He spent a long, long time working thru all the interesting idiocies of AIX/HPUX/Solaris/etc sed/awk.

There’s a minimum subset of UNIX that I simply am not willing to forego. I mean, in 1994 we could sort of stipulate that UNIX might lose, and we all oughta learn Winders. Today? Nah, brah. UNIX won.

ETA: and with it so did the baseline GNU toolset.


But it is only a datapoint of n=1 when you intersect your problem with camlp5. The problem affects nixos and Windows users, for all packages that use /bin/sh (problems for nixos) or /usr/bin/env sh (problems for Windows).

I’ve cut an issue at opam-installer: Consider following POSIX standards when installing .sh scripts · Issue #5454 · ocaml/opam · GitHub because I think the POSIX spec is right: the shebang should be changed at install time, and opam install sounds like the right place to do that. Not high priority, but still a problem that will waste a lot of time for end-users.

That doesn’t fix the entire problem: anybody building packages that use autoconf/automake/configure, is writing shellscripts that aren’t installed but only run at build-time. Those scripts also need to be changed before being run. And … even assuming that we can change them, we still need to write a program to do it … what will that program be written in?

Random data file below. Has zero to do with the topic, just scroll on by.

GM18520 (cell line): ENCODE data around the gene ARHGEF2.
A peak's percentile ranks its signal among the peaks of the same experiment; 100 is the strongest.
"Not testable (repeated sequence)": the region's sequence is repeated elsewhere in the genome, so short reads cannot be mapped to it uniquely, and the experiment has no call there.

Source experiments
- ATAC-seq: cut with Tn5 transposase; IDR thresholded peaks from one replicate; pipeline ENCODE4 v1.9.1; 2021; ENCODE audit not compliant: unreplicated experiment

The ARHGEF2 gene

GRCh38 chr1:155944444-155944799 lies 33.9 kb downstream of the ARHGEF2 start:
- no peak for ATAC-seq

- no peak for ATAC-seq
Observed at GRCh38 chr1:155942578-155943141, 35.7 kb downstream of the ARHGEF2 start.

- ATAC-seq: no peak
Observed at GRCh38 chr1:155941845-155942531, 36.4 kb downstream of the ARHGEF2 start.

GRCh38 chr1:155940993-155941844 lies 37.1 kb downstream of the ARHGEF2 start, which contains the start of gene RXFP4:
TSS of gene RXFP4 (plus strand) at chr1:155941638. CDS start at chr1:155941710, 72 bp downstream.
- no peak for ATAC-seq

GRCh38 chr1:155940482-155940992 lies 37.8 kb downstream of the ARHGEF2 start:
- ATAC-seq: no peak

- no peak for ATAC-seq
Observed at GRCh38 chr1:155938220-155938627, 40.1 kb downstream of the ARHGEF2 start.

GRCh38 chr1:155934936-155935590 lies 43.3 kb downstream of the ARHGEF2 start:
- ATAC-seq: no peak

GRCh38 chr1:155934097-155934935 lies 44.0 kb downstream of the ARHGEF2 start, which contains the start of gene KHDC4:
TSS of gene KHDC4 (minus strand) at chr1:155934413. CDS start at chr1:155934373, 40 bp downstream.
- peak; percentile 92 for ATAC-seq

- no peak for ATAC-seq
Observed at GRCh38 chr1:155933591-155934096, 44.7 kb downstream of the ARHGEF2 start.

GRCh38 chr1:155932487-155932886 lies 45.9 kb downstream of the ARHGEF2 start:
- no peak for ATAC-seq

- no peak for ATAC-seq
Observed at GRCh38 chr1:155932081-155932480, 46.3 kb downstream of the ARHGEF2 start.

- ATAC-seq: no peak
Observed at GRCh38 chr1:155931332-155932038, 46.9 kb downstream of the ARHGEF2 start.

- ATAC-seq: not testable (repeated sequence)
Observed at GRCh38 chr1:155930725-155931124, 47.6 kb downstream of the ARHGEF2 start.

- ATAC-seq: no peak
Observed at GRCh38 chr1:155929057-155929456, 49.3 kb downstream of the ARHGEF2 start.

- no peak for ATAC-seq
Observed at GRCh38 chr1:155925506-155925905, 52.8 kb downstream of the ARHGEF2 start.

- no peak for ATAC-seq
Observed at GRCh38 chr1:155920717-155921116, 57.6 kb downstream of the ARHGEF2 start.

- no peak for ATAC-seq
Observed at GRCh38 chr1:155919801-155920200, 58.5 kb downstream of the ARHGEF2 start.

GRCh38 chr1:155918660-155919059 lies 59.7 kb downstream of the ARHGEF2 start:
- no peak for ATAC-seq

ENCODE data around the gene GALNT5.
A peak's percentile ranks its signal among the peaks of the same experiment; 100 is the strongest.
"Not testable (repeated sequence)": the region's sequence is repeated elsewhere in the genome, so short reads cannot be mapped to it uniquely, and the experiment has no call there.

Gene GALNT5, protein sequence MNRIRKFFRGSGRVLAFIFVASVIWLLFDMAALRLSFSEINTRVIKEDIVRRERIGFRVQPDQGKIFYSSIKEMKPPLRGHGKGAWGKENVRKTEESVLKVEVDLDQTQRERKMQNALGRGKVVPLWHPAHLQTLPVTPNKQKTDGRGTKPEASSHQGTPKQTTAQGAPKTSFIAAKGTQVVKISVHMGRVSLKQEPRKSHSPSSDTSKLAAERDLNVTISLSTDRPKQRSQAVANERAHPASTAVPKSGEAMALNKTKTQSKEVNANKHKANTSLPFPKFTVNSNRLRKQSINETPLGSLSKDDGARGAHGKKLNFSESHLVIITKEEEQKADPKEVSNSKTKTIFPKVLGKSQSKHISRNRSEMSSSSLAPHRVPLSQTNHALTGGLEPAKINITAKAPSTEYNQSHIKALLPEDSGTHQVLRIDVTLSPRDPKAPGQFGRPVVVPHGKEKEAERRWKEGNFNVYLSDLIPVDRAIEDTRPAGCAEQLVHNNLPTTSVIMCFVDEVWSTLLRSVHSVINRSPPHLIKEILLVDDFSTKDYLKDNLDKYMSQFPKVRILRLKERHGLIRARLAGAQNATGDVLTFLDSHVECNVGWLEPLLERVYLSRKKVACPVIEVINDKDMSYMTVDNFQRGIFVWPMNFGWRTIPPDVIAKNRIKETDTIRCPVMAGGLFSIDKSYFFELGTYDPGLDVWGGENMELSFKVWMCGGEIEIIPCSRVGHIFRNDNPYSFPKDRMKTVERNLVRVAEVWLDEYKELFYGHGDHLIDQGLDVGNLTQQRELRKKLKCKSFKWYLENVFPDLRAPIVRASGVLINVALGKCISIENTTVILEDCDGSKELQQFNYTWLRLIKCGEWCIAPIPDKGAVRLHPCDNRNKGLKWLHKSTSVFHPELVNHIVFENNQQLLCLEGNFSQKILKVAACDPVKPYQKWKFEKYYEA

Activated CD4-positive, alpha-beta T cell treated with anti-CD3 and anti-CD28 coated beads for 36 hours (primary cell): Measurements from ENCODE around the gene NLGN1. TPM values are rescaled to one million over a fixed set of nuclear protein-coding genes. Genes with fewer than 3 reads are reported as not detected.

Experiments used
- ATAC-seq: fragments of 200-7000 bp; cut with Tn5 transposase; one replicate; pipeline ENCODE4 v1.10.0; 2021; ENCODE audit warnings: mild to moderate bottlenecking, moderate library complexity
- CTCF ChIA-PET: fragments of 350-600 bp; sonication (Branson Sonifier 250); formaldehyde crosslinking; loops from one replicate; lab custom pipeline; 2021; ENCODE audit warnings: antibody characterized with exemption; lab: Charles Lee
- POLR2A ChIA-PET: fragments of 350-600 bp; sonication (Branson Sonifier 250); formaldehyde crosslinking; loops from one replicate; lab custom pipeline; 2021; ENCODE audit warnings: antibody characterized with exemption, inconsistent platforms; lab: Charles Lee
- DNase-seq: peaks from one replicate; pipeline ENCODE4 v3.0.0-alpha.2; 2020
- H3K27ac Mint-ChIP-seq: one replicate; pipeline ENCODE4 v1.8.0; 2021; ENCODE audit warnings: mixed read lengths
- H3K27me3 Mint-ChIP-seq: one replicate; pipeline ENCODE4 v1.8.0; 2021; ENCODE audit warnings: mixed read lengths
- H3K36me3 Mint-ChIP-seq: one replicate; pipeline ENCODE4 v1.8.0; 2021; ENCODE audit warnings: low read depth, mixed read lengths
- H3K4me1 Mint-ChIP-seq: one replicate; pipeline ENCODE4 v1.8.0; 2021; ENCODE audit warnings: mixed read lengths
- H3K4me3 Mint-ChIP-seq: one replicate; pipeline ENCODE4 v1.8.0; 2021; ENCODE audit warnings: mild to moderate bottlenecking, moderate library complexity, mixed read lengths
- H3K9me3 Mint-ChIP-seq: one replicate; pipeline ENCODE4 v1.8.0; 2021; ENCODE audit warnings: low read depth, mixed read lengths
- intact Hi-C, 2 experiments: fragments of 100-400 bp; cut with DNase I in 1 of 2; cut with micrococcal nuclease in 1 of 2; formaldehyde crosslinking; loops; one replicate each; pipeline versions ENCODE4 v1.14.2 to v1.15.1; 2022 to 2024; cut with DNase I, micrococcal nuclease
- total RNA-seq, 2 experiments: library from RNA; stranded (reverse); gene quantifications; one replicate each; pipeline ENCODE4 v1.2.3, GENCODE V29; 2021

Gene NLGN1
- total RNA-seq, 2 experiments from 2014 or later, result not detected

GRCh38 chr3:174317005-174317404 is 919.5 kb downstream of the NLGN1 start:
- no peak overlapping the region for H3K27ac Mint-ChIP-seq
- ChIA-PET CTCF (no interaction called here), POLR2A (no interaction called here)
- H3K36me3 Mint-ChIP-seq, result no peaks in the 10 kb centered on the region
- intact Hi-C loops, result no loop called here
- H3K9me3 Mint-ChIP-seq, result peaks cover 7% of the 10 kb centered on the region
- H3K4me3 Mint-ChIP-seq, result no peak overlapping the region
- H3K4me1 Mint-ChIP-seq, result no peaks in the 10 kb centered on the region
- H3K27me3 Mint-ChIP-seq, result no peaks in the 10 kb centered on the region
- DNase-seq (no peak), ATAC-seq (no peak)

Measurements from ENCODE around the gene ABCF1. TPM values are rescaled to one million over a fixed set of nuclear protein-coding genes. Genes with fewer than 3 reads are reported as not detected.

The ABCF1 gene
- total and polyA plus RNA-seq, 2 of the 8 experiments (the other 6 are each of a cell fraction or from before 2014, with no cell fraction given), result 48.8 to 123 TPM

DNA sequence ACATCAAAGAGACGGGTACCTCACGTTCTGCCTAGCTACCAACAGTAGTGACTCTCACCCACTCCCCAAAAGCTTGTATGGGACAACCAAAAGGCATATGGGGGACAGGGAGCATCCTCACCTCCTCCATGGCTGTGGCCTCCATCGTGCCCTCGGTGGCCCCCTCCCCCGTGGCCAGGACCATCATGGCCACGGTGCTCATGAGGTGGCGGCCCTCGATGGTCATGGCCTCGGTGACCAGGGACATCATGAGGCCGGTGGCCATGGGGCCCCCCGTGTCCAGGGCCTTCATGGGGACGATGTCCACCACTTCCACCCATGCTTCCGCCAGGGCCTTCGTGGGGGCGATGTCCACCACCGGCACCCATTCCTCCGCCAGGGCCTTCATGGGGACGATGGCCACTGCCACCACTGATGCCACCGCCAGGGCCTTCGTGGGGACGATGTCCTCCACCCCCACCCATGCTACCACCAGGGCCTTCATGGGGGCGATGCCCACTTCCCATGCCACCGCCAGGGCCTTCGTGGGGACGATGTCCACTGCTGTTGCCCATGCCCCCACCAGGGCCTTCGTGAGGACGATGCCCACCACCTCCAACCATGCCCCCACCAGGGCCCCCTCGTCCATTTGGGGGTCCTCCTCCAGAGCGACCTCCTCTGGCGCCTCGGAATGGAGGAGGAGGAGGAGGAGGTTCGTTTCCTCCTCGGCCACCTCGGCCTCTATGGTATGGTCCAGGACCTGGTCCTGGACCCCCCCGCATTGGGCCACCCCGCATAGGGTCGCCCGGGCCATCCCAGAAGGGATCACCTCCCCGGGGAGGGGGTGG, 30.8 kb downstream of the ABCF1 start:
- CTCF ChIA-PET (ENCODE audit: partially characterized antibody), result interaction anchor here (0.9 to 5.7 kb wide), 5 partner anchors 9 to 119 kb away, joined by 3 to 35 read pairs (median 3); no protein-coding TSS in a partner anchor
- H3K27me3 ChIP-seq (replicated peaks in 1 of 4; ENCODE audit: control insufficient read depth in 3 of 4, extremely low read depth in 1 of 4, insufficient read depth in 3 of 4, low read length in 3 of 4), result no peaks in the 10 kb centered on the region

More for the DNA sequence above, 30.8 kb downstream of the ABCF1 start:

It all comes down to whether one can trust that anything in the filesystem namespace is fixed. The POSIX spec assumes that you can trust that some basic set of utilities is at known locations – they propose using sed to change shebang lines, after all.

But also: what’s the urgency of this? Nix and NixOS aren’t supported by opam (not part of CI), and until they are, what’s the point of doing this work?


But it does affect Windows; the last time I checked that platform is supported (or soon to be) by opam.

Can you enlighten me? How are configure/autoconf/automake found on windows? How is bash found?

Oh, that is tricky and needs a bit of an essay. Sorry. I’ll restrict most of it to just Cygwin-derived shells, which covers the vast majority of the normal Windows shell use cases today. The minority use cases I talk about at the bottom.

Cygwin has a DLL called cygwin1.dll. MSYS2 has a DLL called msys-2.0.dll which is similar so I’ll ignore it. DLLs behave somewhat similarly to .so shared libraries … the TEXT (code) and DATA segments are mapped into the virtual address space of the process they are linked to (analog: or loaded into (analog: dlopen). But DLLs can have well-defined entry and exit functions that automatically get called whenever they are loaded into a process. What cygwin1.dll does is load a shared memory object when it is attached to any process, so that all processes linked with cygwin1.dll see the same shared memory object.

All the normal GNU binaries like bash.exe, dash.exe (the POSIX shell), ls.exe and make.exe and all the GNU autoconf tools are linked with cygwin1.dll. And these GNU binaries are compiled using normal POSIX C code like fopen.